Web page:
5. Partiesí Contentions

A. The Complainantsí assertions

The Respondent's domain name is identical or confusingly similar to the Complainantís mark. The Complainant asserts:

(1) The domain name is virtually identical to the Complainantís mark.

(2) The fact that the Respondentís domain name does not have an Ďsí at the end of "WILLIAM" is of no consequence. Many consumers are unaware that there is an Ďsí at the end of "WILLIAM" because there is an Ďsí immediately following, at the beginning of the next word. Thus, when inputting the Complainantís well-known mark and store name WILLIAMS-SONOMA as a domain name or in a search, the consumer may input <williams-sonoma.com> or <william-sonoma.com>. Thus, the Complainantís WILLIAMS-SONOMA mark and the domain name at issue are virtually identical.

The Respondent has no legitimate interest or rights in the domain name. The Complainant asserts:

(1) WILLIAMS-SONOMA is an arbitrary mark and therefore distinctive and unique;

(2) WILLIAMS-SONOMA is a composite mark which combines two completely unrelated terms, thereby making the mark even more arbitrary and distinctive. The distinctiveness of the WILLIAMS-SONOMA mark is further buttressed by the great consumer awareness of the mark resulting from its long and extensive use;

(3) The Complainant has never authorized or licensed any use of the WILLIAMS-SONOMA mark by the Respondent. Since the WILLIAMS-SONOMA mark is unique to the Complainantís stores and products, and the Complainant has never authorized any use of the mark by the Respondent, the Respondent cannot be said to have legitimately chosen the <william-sonoma.com> domain name unless he was seeking to create an impression of an association with the Complainant. Since there is no such authorized association, the Respondentís interests in <william-sonoma.com> cannot be said to be legitimate;

(4) There is no evidence that the Respondent is making a legitimate noncommercial or fair use of the domain name "without intent for commercial gain to misleadingly divert consumers" pursuant to Paragraph 4(c)(iii) of the Policy. In fact the reverse is true, on the basis of the information detailed in section 4.C. supra.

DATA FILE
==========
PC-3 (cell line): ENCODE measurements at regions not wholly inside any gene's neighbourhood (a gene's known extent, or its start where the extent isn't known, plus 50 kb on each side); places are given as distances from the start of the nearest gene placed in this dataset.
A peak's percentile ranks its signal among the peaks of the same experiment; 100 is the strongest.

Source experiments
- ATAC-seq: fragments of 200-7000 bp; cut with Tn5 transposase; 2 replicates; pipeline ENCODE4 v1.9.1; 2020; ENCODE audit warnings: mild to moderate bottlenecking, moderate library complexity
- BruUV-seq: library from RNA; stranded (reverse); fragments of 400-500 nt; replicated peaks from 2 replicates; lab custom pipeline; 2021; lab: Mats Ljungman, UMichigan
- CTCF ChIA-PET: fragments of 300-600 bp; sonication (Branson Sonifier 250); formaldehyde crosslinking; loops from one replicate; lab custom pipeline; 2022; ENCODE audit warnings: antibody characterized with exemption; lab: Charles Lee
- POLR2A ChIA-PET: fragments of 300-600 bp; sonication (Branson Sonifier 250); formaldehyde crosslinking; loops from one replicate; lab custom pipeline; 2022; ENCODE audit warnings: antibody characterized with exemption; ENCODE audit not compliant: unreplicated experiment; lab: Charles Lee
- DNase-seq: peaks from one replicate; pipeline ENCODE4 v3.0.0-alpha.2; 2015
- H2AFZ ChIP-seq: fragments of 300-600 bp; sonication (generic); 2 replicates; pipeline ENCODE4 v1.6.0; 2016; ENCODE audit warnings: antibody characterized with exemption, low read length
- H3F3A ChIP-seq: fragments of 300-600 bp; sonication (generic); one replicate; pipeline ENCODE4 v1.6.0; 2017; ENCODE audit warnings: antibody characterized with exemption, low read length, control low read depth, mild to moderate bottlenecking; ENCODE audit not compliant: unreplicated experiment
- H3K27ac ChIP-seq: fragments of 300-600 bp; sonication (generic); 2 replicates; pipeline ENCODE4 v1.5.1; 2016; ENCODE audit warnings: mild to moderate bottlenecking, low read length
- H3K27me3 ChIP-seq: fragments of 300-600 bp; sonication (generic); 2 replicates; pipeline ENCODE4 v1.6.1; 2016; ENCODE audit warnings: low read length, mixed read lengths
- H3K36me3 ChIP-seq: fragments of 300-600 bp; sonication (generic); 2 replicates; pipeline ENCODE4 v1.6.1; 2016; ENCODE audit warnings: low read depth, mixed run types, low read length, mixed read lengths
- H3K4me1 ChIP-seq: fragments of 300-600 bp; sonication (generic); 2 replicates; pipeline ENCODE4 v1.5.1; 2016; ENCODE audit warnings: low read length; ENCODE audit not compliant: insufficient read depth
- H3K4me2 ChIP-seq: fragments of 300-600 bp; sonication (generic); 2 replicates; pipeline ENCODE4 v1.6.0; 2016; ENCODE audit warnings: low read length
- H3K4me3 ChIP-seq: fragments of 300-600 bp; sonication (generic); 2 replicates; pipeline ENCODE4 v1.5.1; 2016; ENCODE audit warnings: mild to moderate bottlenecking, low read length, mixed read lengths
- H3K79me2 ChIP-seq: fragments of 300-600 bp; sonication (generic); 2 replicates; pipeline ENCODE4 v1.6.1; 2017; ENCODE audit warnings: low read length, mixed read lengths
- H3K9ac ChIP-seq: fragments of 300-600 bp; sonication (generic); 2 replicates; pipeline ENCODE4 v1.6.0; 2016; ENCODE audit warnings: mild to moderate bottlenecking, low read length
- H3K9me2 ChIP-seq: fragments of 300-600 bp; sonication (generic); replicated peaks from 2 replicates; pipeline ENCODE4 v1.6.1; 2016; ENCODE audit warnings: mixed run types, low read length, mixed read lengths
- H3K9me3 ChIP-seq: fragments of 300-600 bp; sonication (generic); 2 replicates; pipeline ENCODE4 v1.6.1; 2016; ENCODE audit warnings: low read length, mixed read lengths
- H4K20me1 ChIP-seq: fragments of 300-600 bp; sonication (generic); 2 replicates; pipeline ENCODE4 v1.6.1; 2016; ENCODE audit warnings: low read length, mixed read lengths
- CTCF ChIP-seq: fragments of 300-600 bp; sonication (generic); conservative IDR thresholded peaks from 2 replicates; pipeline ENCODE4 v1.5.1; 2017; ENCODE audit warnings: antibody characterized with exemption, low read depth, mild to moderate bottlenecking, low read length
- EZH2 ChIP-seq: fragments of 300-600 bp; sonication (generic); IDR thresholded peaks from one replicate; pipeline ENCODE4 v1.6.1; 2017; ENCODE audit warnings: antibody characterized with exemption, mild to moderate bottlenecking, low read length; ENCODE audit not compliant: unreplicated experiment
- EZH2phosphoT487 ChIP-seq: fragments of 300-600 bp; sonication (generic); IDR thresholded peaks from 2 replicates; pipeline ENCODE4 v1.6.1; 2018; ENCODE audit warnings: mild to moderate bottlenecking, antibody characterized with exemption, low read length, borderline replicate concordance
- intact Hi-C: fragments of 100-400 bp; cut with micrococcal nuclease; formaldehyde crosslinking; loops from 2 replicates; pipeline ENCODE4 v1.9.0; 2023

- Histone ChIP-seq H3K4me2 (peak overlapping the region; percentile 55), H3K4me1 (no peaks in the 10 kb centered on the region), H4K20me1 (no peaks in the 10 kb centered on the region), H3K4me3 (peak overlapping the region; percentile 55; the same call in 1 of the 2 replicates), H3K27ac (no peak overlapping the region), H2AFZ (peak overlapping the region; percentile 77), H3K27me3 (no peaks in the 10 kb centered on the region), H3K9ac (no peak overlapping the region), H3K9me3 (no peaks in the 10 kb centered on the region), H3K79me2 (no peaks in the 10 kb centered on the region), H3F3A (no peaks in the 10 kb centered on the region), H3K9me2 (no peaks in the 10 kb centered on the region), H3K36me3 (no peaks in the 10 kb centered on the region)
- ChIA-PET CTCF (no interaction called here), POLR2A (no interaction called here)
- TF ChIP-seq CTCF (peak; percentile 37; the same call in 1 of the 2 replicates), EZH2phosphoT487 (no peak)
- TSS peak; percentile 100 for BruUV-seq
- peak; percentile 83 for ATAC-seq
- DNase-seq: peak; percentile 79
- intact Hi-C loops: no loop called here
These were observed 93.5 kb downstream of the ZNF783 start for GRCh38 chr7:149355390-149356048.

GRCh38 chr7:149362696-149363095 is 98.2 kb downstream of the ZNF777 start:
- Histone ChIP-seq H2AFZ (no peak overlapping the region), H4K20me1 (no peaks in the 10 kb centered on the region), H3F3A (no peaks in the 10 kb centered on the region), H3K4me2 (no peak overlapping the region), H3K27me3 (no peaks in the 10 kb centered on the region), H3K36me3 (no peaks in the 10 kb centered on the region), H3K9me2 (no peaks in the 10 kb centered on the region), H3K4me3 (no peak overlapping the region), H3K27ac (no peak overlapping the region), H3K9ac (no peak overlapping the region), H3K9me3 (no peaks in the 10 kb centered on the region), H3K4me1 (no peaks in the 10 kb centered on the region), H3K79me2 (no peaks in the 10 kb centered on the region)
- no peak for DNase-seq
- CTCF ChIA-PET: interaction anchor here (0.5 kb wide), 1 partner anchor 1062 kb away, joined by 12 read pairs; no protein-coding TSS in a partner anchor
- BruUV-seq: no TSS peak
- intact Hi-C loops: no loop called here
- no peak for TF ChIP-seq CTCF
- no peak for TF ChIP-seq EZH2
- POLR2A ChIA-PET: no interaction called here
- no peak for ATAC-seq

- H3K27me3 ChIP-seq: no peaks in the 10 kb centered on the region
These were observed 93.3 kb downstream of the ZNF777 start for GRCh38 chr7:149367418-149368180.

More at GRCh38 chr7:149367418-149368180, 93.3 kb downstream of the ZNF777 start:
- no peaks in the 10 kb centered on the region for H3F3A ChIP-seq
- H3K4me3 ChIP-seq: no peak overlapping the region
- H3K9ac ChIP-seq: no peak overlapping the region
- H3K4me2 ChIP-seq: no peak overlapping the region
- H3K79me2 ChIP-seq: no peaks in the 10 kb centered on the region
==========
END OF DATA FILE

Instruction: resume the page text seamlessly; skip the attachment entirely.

The Respondent registered the domain name and is using it in bad faith. The Complainant asserts:

(1) The Complainant possesses various service mark and trademark registrations for the WILLIAMS-SONOMA mark. Furthermore, the WILLIAMS-SONOMA mark is inherently distinctive and as a result of its long and extensive use has acquired distinctiveness among consumers such that it is one of the most well known retail store and catalog brands. In light of this, it is "not possible to conceive of a plausible circumstance in which the Respondent could legitimately use the domain name." (Telstra Corporation Limited v. Nuclear Marshmallows, WIPO Case No. D2000-0003). It is similarly inconceivable that Respondent chose this domain name, which is virtually identical to Complainantís inherently distinctive and highly publicized WILLIAMS-SONOMA mark, without prior knowledge of such mark. This evidences that Respondent registered <william-sonoma.com> in bad faith;

(2) Under paragraph 4(b)(iv) of the Policy, bad faith registration and use of a domain name may also be found where the Respondent has used the domain name in an attempt "to attract, for commercial gain, Internet users to [respondentís] web site or other on-line location, by creating a likelihood of confusion of the complainantís mark as to the source, sponsorship, affiliation or endorsement of [respondentís] web site or location." Respondent has engaged in such behavior;